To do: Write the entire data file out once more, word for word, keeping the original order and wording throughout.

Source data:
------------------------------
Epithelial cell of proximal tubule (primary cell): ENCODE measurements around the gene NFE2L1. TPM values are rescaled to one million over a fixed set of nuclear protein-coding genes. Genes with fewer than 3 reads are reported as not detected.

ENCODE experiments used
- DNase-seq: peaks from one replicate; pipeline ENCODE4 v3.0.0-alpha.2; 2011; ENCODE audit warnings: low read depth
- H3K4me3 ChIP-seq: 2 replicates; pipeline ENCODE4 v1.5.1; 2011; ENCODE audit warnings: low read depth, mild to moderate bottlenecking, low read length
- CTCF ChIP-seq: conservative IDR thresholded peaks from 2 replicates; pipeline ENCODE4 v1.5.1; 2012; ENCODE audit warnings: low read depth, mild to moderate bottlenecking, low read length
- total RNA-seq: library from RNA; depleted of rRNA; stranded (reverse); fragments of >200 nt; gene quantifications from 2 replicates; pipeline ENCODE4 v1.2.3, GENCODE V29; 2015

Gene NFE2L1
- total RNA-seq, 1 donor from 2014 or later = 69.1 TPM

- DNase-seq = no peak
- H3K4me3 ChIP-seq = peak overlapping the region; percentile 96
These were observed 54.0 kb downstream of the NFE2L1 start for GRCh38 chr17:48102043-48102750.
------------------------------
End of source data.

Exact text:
Epithelial cell of proximal tubule (primary cell): ENCODE measurements around the gene NFE2L1. TPM values are rescaled to one million over a fixed set of nuclear protein-coding genes. Genes with fewer than 3 reads are reported as not detected.

ENCODE experiments used
- DNase-seq: peaks from one replicate; pipeline ENCODE4 v3.0.0-alpha.2; 2011; ENCODE audit warnings: low read depth
- H3K4me3 ChIP-seq: 2 replicates; pipeline ENCODE4 v1.5.1; 2011; ENCODE audit warnings: low read depth, mild to moderate bottlenecking, low read length
- CTCF ChIP-seq: conservative IDR thresholded peaks from 2 replicates; pipeline ENCODE4 v1.5.1; 2012; ENCODE audit warnings: low read depth, mild to moderate bottlenecking, low read length
- total RNA-seq: library from RNA; depleted of rRNA; stranded (reverse); fragments of >200 nt; gene quantifications from 2 replicates; pipeline ENCODE4 v1.2.3, GENCODE V29; 2015

Gene NFE2L1
- total RNA-seq, 1 donor from 2014 or later = 69.1 TPM

- DNase-seq = no peak
- H3K4me3 ChIP-seq = peak overlapping the region; percentile 96
These were observed 54.0 kb downstream of the NFE2L1 start for GRCh38 chr17:48102043-48102750.